After receiving this book as a gift last Christmas, it recently finally reached the top of my reading stack, and I’ve just finished it. Missile Commander is many things: history, tech manual, biography, and some crazy stories. And it’s a book that needed to happen.
Missile Commander is authored by Tony Temple, who runs my other favorite gaming blog, The Arcade Blogger, and co-hosts the excellent The Ted Dabney Experience podcast. Temple also happens to be the official Missile Command world champion — like, by a huge-ass margin. Having first bested the previous WR by a few hundred thousand points, Temple went on to blow past his own record by several hundred thousand more, and eventually completely obliterate that score by double.
So yeah, I trust this guy to tell the story of Missile Command.
Starting off with the story of the creation of the game itself, approximately the first half of the book centers around its designer Dave Theurer. We get a detailed picture of the growing pains and design decisions that went into Missile Command and its development into the finely-tuned game that it turned out to be, and we learn about the game’s manufacture, release, and how it became a huge hit. We even learn about GCC, the upstart group of programmers who reverse-engineered the game and released the gray-market Super Missile Attack modification kit (and then famously went on to create Ms. Pac-Man).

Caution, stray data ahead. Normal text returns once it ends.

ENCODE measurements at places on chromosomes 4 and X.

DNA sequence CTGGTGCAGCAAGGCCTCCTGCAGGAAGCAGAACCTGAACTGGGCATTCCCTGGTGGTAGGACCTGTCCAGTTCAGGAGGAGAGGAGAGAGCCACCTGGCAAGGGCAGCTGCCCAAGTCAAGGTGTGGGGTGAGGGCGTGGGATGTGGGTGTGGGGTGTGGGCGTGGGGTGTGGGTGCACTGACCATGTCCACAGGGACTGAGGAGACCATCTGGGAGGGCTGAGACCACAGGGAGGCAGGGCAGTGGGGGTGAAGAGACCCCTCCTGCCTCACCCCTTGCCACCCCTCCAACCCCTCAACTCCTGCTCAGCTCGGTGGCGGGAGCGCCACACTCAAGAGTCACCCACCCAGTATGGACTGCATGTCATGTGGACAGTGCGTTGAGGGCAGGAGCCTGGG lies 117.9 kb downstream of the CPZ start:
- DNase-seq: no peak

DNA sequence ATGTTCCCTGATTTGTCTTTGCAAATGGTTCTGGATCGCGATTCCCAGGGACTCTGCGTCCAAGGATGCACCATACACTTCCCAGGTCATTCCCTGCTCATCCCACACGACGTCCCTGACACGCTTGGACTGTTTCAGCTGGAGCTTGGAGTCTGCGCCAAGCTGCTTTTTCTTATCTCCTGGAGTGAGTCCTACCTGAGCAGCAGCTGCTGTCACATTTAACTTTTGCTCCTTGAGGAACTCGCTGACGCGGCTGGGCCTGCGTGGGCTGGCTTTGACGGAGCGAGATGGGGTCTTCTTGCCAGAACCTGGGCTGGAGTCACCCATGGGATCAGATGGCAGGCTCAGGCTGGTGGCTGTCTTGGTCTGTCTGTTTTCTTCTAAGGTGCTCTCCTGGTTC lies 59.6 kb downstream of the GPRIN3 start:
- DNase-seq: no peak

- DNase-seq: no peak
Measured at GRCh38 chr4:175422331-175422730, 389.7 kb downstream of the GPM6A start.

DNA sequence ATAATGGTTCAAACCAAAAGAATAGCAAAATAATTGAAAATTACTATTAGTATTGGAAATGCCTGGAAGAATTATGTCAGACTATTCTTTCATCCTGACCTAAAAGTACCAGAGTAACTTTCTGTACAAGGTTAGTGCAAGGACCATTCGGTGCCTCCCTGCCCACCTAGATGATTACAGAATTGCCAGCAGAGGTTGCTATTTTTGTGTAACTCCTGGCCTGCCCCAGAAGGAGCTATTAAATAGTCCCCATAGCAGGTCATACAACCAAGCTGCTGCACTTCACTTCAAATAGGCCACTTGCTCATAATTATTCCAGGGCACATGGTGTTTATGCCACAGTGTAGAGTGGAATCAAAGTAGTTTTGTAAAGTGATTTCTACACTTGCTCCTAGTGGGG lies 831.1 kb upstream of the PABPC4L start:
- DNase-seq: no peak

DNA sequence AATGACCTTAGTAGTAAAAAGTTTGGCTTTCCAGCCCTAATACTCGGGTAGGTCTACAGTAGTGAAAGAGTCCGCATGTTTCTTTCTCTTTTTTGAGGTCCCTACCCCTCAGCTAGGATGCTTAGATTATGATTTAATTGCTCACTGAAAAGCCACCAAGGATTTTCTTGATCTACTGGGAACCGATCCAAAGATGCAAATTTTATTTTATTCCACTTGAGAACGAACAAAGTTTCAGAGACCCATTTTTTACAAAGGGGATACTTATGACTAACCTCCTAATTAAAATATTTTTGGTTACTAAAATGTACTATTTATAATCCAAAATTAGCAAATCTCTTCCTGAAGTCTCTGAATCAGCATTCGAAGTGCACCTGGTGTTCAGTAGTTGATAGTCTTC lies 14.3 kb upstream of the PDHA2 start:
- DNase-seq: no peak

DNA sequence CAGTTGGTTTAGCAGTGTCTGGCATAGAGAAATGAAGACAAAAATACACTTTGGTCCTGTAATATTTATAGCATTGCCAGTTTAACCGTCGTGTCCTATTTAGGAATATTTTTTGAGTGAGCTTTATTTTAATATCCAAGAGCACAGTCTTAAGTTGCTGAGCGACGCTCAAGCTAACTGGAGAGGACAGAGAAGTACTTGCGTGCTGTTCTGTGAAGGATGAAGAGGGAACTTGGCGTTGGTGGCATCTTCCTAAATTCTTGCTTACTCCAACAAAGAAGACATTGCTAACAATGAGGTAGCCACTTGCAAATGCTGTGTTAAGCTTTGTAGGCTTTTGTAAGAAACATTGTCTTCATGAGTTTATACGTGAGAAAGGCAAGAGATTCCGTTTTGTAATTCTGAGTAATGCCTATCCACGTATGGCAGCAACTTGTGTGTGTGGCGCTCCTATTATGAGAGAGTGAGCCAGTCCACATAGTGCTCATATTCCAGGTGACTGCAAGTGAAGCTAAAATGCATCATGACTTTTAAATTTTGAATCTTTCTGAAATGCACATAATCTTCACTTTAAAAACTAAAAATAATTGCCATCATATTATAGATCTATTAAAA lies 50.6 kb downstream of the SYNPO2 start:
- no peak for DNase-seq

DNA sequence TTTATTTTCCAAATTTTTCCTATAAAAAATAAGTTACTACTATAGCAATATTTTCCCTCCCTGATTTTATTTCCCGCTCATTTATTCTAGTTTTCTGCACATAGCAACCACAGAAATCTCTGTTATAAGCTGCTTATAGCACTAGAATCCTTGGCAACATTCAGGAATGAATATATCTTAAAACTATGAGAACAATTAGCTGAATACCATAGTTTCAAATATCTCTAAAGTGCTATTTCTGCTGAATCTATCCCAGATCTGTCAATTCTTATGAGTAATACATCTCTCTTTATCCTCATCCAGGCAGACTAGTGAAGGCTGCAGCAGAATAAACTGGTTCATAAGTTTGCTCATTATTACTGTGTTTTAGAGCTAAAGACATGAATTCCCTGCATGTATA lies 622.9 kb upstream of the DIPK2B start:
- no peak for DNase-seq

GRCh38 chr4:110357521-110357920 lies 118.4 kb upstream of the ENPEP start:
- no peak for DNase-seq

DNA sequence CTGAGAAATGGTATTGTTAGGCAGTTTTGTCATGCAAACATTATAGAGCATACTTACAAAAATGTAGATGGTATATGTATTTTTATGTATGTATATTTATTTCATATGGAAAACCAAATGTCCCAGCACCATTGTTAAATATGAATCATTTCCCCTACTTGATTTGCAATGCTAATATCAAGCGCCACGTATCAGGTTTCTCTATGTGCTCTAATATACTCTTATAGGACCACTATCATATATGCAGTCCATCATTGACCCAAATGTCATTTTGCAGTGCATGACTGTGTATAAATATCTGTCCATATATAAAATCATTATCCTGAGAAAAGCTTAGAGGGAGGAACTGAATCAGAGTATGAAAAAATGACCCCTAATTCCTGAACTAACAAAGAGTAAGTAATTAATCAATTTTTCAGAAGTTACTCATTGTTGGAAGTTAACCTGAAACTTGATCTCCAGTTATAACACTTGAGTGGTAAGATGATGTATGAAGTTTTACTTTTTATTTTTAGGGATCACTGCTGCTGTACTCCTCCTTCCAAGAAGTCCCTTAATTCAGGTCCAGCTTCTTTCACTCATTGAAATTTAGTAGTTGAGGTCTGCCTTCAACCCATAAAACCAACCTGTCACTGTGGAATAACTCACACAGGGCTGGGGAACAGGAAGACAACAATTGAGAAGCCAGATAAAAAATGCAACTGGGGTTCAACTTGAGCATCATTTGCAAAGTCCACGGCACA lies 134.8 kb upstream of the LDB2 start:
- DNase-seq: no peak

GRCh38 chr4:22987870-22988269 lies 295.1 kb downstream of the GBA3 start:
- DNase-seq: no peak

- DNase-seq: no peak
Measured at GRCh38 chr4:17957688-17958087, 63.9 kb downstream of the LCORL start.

The narrative then turns to Temple’s discovery of the game as a teenager in a local game room, and the special place it occupied in his life at that early age. We can all relate to the ’80s arcade nostalgia that oozes out of his recollections, no matter where we grew up (Temple is British, but the scenes of sketchy arcades and their casts of characters could have just as easily happened here in the States, too).
After that, the focus somewhat jarringly shifts to the tall tales of Roy “Mr. Awesome” Shildt, a character anyone who’s followed the American classic gaming high score scene probably knows, for better or worse. Shildt was the first registered holder of the Missile Command world record back in the mid-1980s. But why, exactly, are we suddenly hearing about him in Temple’s book? Oh don’t worry, it all comes together soon enough.
Once all of these elements have been established, Temple recounts his rediscovery of the game as an adult, his acquisition of his very own MC cabinet, and soon, his world record attempts that led to his first achievement of beating Shildt’s decades-old score, which is then posted on the famous Twin Galaxies high score board.
And if you know anything about Mr. Awesome, you can already smell that this is where the Shildt hits the fan.
What unfolds from there is a tale of obsession, conspiracy, and wildly varying levels of sportsmanship from all involved. Suffice it to say, while starting as a fairly sterile history of the development of a vintage arcade title, the book just gets juicier as it progresses through its latter half.
Fortunately for us, Temple retains a cool demeanor throughout the maelstrom of madness that Mr. Awesome unleashes on him. Other than documenting the objective history of Missile Command and the chronicling of his ascent to becoming the new world record holder, Temple’s recounting of his side of the Shildtstorm that he consequently had to endure is reason enough that this book deserved to be written and released.
In this lovely hardcover tome with a slick, illustrated cover, you’ll find everything you need to know about Missile Command, from stories about its production to detailed gameplay observations and strategies, as well as some awesome archival photographs. Dave Theurer himself penned the foreword, giving the book as official a stamp of approval as anyone could ask for.
Missile Commander is a great read. I’m super happy for my fellow retro gaming blogger for producing this important and entertaining volume that belongs on every video game history buff’s shelf.